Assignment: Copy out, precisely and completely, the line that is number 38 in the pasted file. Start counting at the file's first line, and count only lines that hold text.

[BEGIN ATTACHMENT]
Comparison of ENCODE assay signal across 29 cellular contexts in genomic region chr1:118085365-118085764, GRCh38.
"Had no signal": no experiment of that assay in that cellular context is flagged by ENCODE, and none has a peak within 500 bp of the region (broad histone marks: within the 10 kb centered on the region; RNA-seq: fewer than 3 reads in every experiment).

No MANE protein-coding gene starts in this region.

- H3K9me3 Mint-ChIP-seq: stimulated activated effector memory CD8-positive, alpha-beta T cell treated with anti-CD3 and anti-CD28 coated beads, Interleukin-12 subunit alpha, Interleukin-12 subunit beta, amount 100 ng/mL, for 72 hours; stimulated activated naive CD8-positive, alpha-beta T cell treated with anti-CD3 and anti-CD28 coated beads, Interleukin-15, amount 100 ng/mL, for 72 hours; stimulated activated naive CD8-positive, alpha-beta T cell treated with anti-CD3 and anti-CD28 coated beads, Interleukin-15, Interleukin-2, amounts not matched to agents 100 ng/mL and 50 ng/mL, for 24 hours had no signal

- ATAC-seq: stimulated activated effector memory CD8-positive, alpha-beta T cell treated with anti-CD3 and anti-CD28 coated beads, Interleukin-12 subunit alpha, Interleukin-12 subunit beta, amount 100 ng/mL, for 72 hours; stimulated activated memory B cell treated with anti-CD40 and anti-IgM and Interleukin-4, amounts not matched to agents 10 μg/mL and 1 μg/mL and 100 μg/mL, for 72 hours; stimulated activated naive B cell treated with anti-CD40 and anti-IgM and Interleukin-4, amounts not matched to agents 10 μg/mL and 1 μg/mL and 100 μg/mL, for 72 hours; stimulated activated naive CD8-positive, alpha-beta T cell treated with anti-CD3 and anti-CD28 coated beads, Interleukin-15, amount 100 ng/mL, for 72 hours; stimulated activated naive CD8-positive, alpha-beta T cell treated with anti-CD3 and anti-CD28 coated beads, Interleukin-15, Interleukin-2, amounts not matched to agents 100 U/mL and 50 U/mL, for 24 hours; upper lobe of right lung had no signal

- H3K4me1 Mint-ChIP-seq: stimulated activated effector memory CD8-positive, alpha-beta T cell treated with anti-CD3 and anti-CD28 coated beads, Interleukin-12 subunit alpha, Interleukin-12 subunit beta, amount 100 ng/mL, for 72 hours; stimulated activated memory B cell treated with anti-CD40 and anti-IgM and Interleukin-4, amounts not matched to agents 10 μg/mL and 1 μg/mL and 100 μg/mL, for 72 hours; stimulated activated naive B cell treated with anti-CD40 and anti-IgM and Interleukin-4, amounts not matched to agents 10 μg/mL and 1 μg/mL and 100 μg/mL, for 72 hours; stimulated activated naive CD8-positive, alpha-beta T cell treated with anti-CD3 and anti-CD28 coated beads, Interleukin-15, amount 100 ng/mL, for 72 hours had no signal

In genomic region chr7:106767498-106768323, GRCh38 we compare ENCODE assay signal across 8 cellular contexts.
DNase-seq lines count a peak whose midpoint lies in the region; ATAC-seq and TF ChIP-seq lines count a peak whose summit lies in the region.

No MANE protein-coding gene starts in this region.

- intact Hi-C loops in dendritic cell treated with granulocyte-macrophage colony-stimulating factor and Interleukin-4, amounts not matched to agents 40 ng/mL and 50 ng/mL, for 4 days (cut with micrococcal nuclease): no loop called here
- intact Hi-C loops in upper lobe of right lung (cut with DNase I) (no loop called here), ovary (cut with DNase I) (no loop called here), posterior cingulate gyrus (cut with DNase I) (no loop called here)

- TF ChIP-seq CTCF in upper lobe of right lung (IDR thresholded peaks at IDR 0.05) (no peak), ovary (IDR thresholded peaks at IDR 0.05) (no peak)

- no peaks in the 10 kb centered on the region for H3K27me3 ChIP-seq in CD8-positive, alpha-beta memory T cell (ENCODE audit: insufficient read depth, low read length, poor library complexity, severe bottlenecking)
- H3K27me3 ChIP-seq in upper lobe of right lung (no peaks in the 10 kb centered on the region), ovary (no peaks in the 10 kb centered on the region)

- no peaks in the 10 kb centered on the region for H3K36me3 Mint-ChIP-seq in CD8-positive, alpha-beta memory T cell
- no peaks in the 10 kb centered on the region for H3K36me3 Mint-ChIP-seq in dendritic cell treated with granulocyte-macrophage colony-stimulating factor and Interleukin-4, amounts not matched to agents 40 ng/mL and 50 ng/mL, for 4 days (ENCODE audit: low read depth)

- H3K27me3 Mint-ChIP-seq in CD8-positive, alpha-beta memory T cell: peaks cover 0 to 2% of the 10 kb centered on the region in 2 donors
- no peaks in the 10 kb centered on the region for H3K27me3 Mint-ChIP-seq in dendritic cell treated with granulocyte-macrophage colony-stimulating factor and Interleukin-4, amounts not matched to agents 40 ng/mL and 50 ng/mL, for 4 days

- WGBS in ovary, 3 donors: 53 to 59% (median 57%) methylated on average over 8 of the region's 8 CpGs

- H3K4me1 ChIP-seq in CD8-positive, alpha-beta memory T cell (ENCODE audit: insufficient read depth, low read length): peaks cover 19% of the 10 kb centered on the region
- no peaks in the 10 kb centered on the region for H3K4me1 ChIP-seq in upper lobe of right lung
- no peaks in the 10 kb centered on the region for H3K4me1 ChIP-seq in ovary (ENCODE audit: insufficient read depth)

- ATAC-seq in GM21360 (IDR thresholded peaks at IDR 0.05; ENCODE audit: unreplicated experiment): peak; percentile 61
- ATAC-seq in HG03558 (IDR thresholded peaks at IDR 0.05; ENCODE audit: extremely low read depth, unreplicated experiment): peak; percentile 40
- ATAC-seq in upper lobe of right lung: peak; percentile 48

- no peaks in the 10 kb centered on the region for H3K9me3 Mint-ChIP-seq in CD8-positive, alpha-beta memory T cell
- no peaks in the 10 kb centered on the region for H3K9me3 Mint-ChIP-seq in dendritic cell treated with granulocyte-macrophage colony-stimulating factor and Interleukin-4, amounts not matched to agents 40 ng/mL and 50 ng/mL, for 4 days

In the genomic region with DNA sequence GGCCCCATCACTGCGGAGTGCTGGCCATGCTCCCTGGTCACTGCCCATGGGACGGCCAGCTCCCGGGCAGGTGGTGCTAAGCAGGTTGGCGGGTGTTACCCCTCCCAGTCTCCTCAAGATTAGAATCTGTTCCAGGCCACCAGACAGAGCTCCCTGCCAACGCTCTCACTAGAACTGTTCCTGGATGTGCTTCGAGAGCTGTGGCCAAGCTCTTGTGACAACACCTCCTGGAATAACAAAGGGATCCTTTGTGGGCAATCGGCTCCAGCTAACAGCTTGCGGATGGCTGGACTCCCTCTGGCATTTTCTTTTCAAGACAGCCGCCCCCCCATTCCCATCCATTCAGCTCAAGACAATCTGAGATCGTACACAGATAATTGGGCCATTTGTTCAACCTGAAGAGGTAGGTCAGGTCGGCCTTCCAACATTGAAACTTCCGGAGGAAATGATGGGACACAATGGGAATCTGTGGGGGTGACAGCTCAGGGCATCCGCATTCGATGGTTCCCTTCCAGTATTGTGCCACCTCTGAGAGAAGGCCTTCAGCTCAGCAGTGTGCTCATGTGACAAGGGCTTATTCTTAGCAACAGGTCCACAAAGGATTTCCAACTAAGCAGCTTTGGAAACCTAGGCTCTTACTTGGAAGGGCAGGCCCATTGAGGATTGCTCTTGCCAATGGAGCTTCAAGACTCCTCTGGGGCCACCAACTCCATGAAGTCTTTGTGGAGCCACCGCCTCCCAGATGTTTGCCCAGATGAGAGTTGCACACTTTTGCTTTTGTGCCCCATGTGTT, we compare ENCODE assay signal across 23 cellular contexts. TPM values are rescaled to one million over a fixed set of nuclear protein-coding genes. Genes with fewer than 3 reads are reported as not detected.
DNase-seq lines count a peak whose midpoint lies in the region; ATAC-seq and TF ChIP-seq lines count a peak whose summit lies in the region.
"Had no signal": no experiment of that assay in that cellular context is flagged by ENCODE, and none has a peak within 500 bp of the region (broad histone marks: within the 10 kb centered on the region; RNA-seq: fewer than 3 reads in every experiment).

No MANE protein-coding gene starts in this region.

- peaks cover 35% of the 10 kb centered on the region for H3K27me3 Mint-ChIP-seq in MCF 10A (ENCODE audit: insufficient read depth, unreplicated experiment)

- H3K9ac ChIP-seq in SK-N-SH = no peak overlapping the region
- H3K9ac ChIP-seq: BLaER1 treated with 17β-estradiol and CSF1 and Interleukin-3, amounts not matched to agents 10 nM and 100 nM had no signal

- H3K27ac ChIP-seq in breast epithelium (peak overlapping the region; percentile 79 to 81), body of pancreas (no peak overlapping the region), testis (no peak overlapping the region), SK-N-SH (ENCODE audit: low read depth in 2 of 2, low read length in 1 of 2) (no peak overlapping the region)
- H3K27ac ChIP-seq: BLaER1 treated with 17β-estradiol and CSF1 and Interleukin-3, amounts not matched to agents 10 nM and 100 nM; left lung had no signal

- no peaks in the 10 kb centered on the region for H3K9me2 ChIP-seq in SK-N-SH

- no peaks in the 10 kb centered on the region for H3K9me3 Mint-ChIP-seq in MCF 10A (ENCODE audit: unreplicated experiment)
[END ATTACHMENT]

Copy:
- no peaks in the 10 kb centered on the region for H3K9me3 Mint-ChIP-seq in MCF 10A (ENCODE audit: unreplicated experiment)